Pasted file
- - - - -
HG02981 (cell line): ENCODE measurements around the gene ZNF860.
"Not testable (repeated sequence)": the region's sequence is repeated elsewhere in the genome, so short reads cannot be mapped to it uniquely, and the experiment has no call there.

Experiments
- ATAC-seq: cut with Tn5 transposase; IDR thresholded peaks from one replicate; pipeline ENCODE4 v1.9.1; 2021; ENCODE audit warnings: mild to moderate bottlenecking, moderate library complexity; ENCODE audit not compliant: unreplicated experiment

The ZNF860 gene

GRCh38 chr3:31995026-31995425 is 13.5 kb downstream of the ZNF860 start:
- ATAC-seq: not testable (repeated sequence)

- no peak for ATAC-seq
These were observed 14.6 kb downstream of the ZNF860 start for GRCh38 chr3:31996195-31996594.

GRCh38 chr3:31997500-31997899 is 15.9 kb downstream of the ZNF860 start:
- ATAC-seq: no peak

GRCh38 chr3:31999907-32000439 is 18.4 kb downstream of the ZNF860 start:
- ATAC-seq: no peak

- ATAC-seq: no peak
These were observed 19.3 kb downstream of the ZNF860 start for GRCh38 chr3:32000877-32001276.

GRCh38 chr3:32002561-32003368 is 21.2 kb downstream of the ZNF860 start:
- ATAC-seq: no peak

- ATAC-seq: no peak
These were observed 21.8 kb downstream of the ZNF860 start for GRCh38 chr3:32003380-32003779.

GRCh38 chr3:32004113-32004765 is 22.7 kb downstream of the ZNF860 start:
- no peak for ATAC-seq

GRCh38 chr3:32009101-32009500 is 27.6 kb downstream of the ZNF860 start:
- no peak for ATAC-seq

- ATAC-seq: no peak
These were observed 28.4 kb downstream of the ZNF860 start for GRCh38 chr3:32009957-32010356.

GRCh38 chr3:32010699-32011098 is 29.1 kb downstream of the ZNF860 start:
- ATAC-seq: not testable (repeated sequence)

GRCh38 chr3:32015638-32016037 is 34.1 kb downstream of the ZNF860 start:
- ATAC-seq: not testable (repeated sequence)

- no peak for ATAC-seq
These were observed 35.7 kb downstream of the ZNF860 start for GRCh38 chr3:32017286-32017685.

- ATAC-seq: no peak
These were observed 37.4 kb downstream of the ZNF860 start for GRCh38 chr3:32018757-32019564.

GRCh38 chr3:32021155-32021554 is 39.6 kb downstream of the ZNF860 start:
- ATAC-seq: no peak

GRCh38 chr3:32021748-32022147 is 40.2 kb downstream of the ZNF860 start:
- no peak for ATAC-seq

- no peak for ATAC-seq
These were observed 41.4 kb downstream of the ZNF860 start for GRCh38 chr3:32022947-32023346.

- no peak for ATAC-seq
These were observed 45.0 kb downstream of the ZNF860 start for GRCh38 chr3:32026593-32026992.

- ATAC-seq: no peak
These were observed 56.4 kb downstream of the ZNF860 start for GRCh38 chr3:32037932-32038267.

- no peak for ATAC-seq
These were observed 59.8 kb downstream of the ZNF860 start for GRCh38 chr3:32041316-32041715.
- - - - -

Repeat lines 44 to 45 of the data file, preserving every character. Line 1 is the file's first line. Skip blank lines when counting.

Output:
- no peak for ATAC-seq
These were observed 59.8 kb downstream of the ZNF860 start for GRCh38 chr3:32041316-32041715.